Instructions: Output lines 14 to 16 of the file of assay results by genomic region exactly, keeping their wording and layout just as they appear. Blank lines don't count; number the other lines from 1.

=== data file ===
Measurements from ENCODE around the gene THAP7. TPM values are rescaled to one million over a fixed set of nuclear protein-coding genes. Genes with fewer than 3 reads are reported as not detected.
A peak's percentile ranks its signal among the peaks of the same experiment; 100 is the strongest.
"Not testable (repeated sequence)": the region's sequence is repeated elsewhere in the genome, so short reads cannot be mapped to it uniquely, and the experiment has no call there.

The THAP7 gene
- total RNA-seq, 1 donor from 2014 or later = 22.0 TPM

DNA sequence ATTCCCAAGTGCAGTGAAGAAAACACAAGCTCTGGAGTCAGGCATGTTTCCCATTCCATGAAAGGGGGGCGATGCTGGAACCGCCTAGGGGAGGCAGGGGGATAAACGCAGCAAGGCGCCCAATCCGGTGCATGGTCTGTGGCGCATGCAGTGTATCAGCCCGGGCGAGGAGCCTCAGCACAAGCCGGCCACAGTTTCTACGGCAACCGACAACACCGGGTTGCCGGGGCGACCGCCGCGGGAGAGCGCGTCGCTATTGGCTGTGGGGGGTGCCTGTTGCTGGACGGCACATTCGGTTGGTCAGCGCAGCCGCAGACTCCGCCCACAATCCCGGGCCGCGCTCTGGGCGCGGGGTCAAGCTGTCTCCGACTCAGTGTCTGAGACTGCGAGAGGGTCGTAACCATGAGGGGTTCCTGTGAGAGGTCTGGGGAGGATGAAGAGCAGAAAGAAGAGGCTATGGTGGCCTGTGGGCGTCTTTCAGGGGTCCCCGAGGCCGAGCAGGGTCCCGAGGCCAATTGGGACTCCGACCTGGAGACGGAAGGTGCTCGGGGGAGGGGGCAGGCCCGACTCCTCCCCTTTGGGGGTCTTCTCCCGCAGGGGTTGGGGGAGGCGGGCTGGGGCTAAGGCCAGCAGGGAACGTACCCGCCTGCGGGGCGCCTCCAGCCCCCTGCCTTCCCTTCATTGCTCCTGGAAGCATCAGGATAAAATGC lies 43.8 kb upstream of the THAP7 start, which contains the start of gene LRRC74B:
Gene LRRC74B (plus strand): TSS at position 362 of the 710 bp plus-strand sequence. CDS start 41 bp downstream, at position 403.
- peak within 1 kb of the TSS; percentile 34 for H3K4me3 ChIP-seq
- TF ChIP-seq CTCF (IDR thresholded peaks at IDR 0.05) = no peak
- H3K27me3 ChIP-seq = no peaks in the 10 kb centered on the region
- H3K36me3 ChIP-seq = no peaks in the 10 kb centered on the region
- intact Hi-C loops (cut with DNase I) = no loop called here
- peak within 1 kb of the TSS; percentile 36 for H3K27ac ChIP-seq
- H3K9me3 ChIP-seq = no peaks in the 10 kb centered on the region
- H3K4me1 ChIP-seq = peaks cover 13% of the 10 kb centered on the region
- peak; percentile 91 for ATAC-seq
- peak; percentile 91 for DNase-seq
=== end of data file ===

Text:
- H3K9me3 ChIP-seq = no peaks in the 10 kb centered on the region
- H3K4me1 ChIP-seq = peaks cover 13% of the 10 kb centered on the region
- peak; percentile 91 for ATAC-seq